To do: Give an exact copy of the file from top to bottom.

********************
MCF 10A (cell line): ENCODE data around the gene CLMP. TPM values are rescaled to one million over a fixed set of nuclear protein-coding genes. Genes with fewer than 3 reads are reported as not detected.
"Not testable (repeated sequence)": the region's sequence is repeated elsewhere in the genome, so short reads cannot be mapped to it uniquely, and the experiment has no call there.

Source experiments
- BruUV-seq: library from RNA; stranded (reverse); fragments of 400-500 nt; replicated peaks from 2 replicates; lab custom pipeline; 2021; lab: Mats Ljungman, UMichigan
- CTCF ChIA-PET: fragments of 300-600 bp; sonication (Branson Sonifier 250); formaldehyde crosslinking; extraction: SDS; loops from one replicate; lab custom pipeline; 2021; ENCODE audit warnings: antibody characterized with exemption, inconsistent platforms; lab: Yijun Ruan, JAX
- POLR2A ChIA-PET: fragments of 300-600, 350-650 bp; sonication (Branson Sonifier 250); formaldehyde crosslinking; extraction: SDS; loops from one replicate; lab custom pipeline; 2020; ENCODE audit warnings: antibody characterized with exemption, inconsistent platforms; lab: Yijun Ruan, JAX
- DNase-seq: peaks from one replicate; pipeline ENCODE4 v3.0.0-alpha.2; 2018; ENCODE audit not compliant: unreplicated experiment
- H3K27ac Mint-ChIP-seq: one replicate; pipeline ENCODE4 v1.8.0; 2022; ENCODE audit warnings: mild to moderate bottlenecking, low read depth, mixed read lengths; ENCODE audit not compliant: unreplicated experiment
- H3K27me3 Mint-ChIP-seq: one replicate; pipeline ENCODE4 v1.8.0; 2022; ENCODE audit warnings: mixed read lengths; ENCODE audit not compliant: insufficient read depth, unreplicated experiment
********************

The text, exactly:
MCF 10A (cell line): ENCODE data around the gene CLMP. TPM values are rescaled to one million over a fixed set of nuclear protein-coding genes. Genes with fewer than 3 reads are reported as not detected.
"Not testable (repeated sequence)": the region's sequence is repeated elsewhere in the genome, so short reads cannot be mapped to it uniquely, and the experiment has no call there.

Source experiments
- BruUV-seq: library from RNA; stranded (reverse); fragments of 400-500 nt; replicated peaks from 2 replicates; lab custom pipeline; 2021; lab: Mats Ljungman, UMichigan
- CTCF ChIA-PET: fragments of 300-600 bp; sonication (Branson Sonifier 250); formaldehyde crosslinking; extraction: SDS; loops from one replicate; lab custom pipeline; 2021; ENCODE audit warnings: antibody characterized with exemption, inconsistent platforms; lab: Yijun Ruan, JAX
- POLR2A ChIA-PET: fragments of 300-600, 350-650 bp; sonication (Branson Sonifier 250); formaldehyde crosslinking; extraction: SDS; loops from one replicate; lab custom pipeline; 2020; ENCODE audit warnings: antibody characterized with exemption, inconsistent platforms; lab: Yijun Ruan, JAX
- DNase-seq: peaks from one replicate; pipeline ENCODE4 v3.0.0-alpha.2; 2018; ENCODE audit not compliant: unreplicated experiment
- H3K27ac Mint-ChIP-seq: one replicate; pipeline ENCODE4 v1.8.0; 2022; ENCODE audit warnings: mild to moderate bottlenecking, low read depth, mixed read lengths; ENCODE audit not compliant: unreplicated experiment
- H3K27me3 Mint-ChIP-seq: one replicate; pipeline ENCODE4 v1.8.0; 2022; ENCODE audit warnings: mixed read lengths; ENCODE audit not compliant: insufficient read depth, unreplicated experiment